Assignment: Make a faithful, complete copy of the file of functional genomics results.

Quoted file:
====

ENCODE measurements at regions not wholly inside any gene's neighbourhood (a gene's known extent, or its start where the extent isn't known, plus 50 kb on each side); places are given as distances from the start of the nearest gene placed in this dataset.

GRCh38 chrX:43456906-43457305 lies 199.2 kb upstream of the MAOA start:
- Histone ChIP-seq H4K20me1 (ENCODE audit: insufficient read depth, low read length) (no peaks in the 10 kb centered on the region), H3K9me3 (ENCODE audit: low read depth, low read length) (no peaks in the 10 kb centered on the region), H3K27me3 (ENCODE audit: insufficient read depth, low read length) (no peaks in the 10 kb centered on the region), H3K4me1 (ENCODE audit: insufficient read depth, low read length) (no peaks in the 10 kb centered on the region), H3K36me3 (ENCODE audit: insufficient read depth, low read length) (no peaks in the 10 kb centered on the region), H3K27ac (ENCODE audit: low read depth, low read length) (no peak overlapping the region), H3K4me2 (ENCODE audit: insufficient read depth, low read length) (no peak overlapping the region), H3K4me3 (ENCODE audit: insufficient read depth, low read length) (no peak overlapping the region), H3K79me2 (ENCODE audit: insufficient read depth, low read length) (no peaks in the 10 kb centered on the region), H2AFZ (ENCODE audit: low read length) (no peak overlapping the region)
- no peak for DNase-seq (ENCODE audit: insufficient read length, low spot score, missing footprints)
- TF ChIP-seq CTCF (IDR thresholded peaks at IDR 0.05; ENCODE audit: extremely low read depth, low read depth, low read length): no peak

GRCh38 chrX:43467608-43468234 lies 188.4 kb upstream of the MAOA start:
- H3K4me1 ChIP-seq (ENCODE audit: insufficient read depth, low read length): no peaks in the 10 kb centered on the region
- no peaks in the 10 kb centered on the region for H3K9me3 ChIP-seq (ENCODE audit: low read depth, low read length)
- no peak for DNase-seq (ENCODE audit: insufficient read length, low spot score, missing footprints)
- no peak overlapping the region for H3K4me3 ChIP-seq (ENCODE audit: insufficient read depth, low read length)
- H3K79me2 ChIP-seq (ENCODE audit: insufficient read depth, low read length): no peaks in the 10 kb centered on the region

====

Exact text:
ENCODE measurements at regions not wholly inside any gene's neighbourhood (a gene's known extent, or its start where the extent isn't known, plus 50 kb on each side); places are given as distances from the start of the nearest gene placed in this dataset.

GRCh38 chrX:43456906-43457305 lies 199.2 kb upstream of the MAOA start:
- Histone ChIP-seq H4K20me1 (ENCODE audit: insufficient read depth, low read length) (no peaks in the 10 kb centered on the region), H3K9me3 (ENCODE audit: low read depth, low read length) (no peaks in the 10 kb centered on the region), H3K27me3 (ENCODE audit: insufficient read depth, low read length) (no peaks in the 10 kb centered on the region), H3K4me1 (ENCODE audit: insufficient read depth, low read length) (no peaks in the 10 kb centered on the region), H3K36me3 (ENCODE audit: insufficient read depth, low read length) (no peaks in the 10 kb centered on the region), H3K27ac (ENCODE audit: low read depth, low read length) (no peak overlapping the region), H3K4me2 (ENCODE audit: insufficient read depth, low read length) (no peak overlapping the region), H3K4me3 (ENCODE audit: insufficient read depth, low read length) (no peak overlapping the region), H3K79me2 (ENCODE audit: insufficient read depth, low read length) (no peaks in the 10 kb centered on the region), H2AFZ (ENCODE audit: low read length) (no peak overlapping the region)
- no peak for DNase-seq (ENCODE audit: insufficient read length, low spot score, missing footprints)
- TF ChIP-seq CTCF (IDR thresholded peaks at IDR 0.05; ENCODE audit: extremely low read depth, low read depth, low read length): no peak

GRCh38 chrX:43467608-43468234 lies 188.4 kb upstream of the MAOA start:
- H3K4me1 ChIP-seq (ENCODE audit: insufficient read depth, low read length): no peaks in the 10 kb centered on the region
- no peaks in the 10 kb centered on the region for H3K9me3 ChIP-seq (ENCODE audit: low read depth, low read length)
- no peak for DNase-seq (ENCODE audit: insufficient read length, low spot score, missing footprints)
- no peak overlapping the region for H3K4me3 ChIP-seq (ENCODE audit: insufficient read depth, low read length)
- H3K79me2 ChIP-seq (ENCODE audit: insufficient read depth, low read length): no peaks in the 10 kb centered on the region